May 1, 2014
April was quite a month in Northern Ireland. Despite the best efforts of Irish President Michael D. Higgins and Queen Elizabeth II to increase understanding between Ireland and the UK, serious problems occurred in the North, including rioting, racist attacks, and petty sectarian speeches.
It is hard to be sympathetic toward some of the political/terrorist groups and individuals that still break the law and make inflammatory remarks. It is not that Unionism is dying; it is more that their leaders are being marginalized. Like the more moderate Republicans here in the United States who have to beware of Tea Party extremists, the Unionist leaders have to curry favor with the extremists in their party.
Meanwhile on the Nationalist side, Martin McGuinness and other Sinn Fein politicians, including Sinn Fein Lord Mayor of Belfast Mairtin O Muilleoir, are basking in praiseful daily headlines for their generous participation in the queen’s dinner for the Irish President at Windsor Castle in London. It was a thinking reaction to an opportunity to further the cause of peace.
In a reaction to Sinn Fein attendance, an English Conservative radical, Lord Norman Tebbit, former member of the British Parliament, called for Minister McGuiness to be “shot in the back by the IRA” for attending the dinner. It was a comment typical of the intensity that still exists. After some pointed media reaction, Tebbit apologized.
It is a fact that extremist views amongst the Unionist groups are still held firmly in Northern Ireland. Those who see things that way seem possessed by animosity towards anything Catholic or anything other than themselves. Jim Allister, a Unionist member of the of the Northern Ireland Assembly known for his extremism, has called for a ban on GAA shirts on University campuses. He claimed the shirt was “creating a substantial chill factor” for Protestant students at the University of Ulster. He was roundly criticized and ridiculed by many but he clearly thinks at least some of his constituency approved of his call for the ban.
Peter Robinson, the Unionist First Minister of the Northern Ireland Assembly, in a grand gesture and with an apparent change of heart, now says he will be happy to meet Pope Francis if he visits Northern Ireland. He previously had said he would not meet the Catholic pontiff. The reversal may have come after all the praise McGuinness received from his attendance at the queen’s dinner. All of this makes the Unionists appear to be playing some sort of game rather than focusing on better government policies.
Late March and April witnessed more violent attacks on police and members of the Belfast community by Unionist/loyalist paramilitaries. Police said both the Ulster Defense Association (UDA) and the Ulster Volunteer Force (UVF) were involved. In the town of Larne on the night of March 30, a hundred or so men, a number of them hooded and masked, attacked and destroyed the houses of new immigrants to Northern Ireland. Police said the many of them were carrying sledgehammers and wielding baseball bats. Several cars were burned. Police arrested some of the hoodlums, and the next week another riot was held in nearby Carrickfergus to protest the arrests. This caused police to publicly warn residents to stay away from Carrickfergus. This is a strange way to encourage business investment.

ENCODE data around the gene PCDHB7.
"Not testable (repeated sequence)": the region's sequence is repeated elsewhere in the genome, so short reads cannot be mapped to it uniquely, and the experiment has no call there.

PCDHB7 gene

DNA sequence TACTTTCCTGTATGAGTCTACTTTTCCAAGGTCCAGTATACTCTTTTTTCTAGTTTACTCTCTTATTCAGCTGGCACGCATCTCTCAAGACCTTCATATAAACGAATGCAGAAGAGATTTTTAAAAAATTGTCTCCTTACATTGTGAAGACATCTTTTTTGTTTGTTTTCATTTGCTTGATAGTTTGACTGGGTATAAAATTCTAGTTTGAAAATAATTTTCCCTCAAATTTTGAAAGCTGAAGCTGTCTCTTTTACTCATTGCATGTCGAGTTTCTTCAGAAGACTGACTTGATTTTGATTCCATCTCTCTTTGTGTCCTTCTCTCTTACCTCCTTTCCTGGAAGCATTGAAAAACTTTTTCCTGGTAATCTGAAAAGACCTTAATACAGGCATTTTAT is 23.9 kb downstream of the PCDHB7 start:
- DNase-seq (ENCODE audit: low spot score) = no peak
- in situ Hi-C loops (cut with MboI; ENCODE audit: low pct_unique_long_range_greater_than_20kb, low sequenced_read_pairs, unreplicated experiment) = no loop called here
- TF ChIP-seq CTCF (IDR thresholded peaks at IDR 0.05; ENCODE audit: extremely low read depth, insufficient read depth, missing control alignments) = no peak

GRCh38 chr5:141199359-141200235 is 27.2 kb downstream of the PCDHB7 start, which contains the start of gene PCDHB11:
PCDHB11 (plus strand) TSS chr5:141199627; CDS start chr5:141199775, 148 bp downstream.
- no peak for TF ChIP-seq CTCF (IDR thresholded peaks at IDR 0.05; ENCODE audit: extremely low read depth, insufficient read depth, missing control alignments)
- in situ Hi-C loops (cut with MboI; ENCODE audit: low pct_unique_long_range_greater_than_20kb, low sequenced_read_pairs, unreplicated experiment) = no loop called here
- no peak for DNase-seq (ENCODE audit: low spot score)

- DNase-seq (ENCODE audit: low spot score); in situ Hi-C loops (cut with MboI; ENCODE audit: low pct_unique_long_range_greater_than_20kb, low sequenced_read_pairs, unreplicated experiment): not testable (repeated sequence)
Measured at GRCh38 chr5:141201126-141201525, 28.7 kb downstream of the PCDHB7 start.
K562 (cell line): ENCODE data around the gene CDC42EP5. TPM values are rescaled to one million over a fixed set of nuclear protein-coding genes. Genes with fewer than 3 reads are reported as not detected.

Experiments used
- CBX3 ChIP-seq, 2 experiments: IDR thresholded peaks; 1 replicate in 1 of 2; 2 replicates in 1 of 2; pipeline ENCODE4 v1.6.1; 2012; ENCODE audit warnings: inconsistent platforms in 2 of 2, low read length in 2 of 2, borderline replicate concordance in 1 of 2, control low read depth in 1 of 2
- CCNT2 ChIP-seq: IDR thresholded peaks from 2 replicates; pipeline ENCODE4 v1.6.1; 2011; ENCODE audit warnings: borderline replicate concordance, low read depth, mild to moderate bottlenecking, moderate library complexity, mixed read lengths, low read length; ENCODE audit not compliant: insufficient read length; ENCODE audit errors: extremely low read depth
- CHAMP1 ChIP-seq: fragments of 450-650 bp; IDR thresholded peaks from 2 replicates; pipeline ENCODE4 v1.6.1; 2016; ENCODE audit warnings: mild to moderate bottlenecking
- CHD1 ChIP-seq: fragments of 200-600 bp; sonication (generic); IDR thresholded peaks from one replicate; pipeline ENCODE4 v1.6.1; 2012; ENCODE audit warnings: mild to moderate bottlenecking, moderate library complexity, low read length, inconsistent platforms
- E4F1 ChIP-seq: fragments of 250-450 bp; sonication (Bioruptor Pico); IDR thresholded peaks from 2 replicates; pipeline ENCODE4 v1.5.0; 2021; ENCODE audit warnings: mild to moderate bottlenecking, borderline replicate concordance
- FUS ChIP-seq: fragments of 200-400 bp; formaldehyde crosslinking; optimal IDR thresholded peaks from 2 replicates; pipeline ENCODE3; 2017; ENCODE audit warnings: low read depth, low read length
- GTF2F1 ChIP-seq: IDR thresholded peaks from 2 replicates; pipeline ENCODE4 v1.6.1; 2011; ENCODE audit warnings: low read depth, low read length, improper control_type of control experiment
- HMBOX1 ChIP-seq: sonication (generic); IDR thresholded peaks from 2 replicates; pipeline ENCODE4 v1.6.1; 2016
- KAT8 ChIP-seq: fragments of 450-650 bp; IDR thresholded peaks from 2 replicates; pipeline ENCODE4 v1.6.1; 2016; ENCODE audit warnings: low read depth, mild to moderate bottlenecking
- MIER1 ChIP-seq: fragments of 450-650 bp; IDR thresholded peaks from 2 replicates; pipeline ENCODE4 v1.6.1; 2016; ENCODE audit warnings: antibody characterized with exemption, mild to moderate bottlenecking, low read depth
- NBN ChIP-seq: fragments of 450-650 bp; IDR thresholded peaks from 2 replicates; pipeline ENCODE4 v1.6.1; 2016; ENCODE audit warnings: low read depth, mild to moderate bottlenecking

Attacking immigrants is not new. Unionist/Loyalists paramilitaries have decided Catholics are bad enough; they don’t want foreigners, too. Polish families, Chinese families, and anyone different-looking have been beaten and had their houses damaged. Police have said the attacks in Larne were carried out by the UDA. Not to be outdone, the UVF was actively attacking immigrants and their homes Unionist strongholds East and South Belfast, police said. The newspapers call attacks on foreign immigrants racist while attacks between Catholics and Protestants are called sectarian.
According to the Belfast Telegraph, the Police Service of Northern Ireland (PSNI) has released figures indicating that two racist attacks occur every day in Belfast. Most are against Polish and Chinese immigrants.
These are not North/South issues or Catholic /Protestant issues; they are a sickness within the Loyalist paramilitary community that leadership in the city has been unable to overcome. Educators in Northern Ireland will tell you that one of their biggest problems in the classroom is the prevalence of illiteracy amongst male Protestant youths. How do you communicate the values of right and wrong if a portion of the community can neither read nor write? All the while, the ground is shifting in Northern Ireland, especially in education. The Belfast Telegraph published its rankings of Northern Ireland’s grammar schools on March 31, 2014. They announced their study with the headline, “Every one of Northern Ireland’s top five schools is a Catholic grammar.” Month by month, the Catholic community seems to be achieving more. Maybe Unionist leaders would better serve their community by strengthening the education of their young people.